*higher* than the average 14-year-old. That means, that Ahorangi, despite having a lower score, actually scored very high for an 8-year-old. Benjamin, on the other hand, only scored a little higher than the average 14-year-old.

## Making comparisons with the sampling distribution

The final kind of comparison we’ll talk about is the comparison between our sample and the sampling distribution. Last week learned about the sampling distribution. And we learned that the sampling distribution of the mean will be centred at the population mean and have a standard deviation that is equal to the standard error of the mean.^{3}

As I’ve already **emphasised**, you don’t know the value of the **population mean**, which means that we won’t know what the sampling distribution of the mean looks like for our particular population. So what use then is the sampling distribution?

Although we won’t know the population mean we can generate a hypothesis about what we think the population mean might be. We can then use this hypothesis about the population mean value, together with the standard error, to generate a sampling distribution. The sampling distribution describes what would happen if we were to repeatedly take samples from the population and work out the mean.

I’ll make this concrete by way of an example. Let’s say that interested in whether people are quicker at recognising the faces of family members versus the faces of celebrities. You get your participants to perform a task whether they are shown faces and they have to press a button whenever the recognise them. You find that the mean difference between these two conditions is 24.87ms. But this is just the mean difference is your sample. The mean difference in the population might be some other value that is smaller or larger.

Now we don’t know the population mean difference, but we could hypothesise a value. For example, we might hypothesise that the population mean difference is 100 ms, 50 ms, 0 ms, or some other value. Once we have hypothesised a value, we can generate a sampling distribution. Our sampling distribution will be centered at our hypothesised value, and it’ll have a standard deviation equal to the standard error of the mean. For our experiment, we had 50 participants, so our sample size is 50. Our sample also had a standard deviation of 62.76. Together we can work out a standard error of the mean that is equal to \(\frac{62.76}{\sqrt{50}}\) or 8.88.

Now that we have a hypothesis about the population mean, and we have an estimate of the standard error of the mean, we can create a sampling distribution that tells us what would happen if we were to run the experiment many times. In Figure 6 we can see what the sampling distribution would look like if the population mean were 0.

We can now compare our particular sample mean of 24.87ms to this sampling distribution. Because the sampling distribution is a normal distribution we know that ~68% of the time the sample means will fall between ±1 SEM of the population mean. Or, between -8.88ms and 8.88ms. And ~95% of the time sample means will fall between -17.76ms and 17.76ms.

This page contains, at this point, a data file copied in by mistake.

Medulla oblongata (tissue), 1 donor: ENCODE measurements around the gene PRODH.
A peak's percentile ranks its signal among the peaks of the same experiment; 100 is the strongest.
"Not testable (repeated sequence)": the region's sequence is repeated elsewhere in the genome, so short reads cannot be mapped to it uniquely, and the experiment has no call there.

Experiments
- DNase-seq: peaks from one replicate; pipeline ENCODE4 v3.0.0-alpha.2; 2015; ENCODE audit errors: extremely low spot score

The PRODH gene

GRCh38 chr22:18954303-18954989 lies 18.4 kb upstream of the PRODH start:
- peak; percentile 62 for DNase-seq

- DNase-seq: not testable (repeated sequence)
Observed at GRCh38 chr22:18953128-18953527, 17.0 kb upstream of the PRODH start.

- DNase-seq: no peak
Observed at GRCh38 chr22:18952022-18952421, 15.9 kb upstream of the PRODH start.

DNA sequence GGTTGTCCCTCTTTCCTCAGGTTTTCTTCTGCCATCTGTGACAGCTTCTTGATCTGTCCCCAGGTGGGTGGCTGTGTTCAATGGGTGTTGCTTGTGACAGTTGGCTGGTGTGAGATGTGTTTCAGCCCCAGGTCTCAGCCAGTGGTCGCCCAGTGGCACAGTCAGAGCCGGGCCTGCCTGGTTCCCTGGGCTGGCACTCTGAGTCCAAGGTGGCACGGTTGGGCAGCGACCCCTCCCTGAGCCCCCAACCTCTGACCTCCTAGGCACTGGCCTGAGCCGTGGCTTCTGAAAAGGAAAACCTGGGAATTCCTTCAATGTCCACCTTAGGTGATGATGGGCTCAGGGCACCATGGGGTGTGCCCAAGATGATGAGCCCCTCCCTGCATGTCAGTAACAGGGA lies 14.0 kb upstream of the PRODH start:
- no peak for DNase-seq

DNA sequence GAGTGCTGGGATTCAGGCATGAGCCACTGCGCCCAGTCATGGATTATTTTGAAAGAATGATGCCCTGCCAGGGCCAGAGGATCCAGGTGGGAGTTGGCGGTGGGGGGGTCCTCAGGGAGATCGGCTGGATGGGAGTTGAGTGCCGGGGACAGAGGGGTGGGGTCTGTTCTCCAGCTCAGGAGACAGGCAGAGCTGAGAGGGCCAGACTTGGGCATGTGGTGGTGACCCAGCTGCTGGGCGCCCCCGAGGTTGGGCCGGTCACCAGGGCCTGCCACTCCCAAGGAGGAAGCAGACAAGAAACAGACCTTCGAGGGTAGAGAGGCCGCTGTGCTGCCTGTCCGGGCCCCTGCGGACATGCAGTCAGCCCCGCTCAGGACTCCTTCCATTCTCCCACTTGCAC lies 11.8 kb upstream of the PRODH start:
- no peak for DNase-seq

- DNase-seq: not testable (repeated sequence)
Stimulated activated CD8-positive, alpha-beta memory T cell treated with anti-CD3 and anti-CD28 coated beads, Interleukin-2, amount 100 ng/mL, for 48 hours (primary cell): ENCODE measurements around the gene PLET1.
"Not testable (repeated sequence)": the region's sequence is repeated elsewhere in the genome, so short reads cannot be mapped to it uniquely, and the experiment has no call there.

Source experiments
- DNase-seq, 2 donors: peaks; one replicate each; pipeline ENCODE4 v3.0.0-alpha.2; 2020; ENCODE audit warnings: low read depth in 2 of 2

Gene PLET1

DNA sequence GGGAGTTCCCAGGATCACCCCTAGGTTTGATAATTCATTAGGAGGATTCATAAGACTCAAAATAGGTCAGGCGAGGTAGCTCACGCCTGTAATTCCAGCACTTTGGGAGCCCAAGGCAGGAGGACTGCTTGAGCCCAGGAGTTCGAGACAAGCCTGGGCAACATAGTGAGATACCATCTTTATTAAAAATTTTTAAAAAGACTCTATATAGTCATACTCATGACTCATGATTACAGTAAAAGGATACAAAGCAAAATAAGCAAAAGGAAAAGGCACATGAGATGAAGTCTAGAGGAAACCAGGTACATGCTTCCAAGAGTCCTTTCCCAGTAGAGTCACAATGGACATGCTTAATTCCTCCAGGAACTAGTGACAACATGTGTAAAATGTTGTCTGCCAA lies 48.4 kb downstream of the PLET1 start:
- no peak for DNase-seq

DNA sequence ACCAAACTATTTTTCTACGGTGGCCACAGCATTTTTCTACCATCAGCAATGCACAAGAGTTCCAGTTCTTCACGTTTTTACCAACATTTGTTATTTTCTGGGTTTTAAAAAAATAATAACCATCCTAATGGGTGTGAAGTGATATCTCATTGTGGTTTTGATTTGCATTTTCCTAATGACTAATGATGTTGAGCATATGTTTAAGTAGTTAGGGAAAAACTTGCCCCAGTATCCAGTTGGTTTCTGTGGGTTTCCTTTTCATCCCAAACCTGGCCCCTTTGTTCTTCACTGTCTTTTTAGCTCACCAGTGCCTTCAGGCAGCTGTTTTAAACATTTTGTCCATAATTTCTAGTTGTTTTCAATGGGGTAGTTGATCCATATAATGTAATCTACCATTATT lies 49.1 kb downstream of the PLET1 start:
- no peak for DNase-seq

If we look at our particular mean we see that it falls 2.8 SEM from our hypothesised population mean. What can we make of this? From this we can conclude that if the population mean were in fact 0, then we have observed something rare. That is, if the population mean were in fact 0, it would be rare for a sample mean (calculated from a sample drawn from this population) to be that far away from the population mean. Observing something rare does not in itself tell us that our hypothesis about the population mean is wrong. After all rare events, like people winning the lottery, happen every day. On a more mundane level, we might be confident that men are (on average) taller than women. But as anybody who has attended a professional netball will tell you, it can certainly happen that you come across a group of people were all the women are taller than the men, although it would be rare and surprising.

The same goes for our sample. Observing something rare (according to our hypothesised population mean) might just mean we’ve observed some rare. But if we were to run our experiments again and again, and we continued to observe rare events then we would probably have a good reason to update our hypothesis.

This process, where we compared our sample value to the sampling distributed constructed from a hypothesised value is known as *null hypothesis significance testing*, will be a major topic that you’ll cover next year.

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## Footnotes

I won’t include the

`R`

code for how you might z score some data in a`tibble`

. Instead, I’ll leave that are an exercise for you to figure out↩︎Also called

**standardising**, because the*mean*is 0 and the*standard deviation*is 1, just like the**standard normal distribution**↩︎This is a slight simplification. The standard error of the mean is an

*estimate*of the standard deviation of the sampling distribution. This estimate is biased, so in reality you would make a slight modification to the normal distribution to correct for this bias. You’ll learn about this next year when you cover the*t*-test.↩︎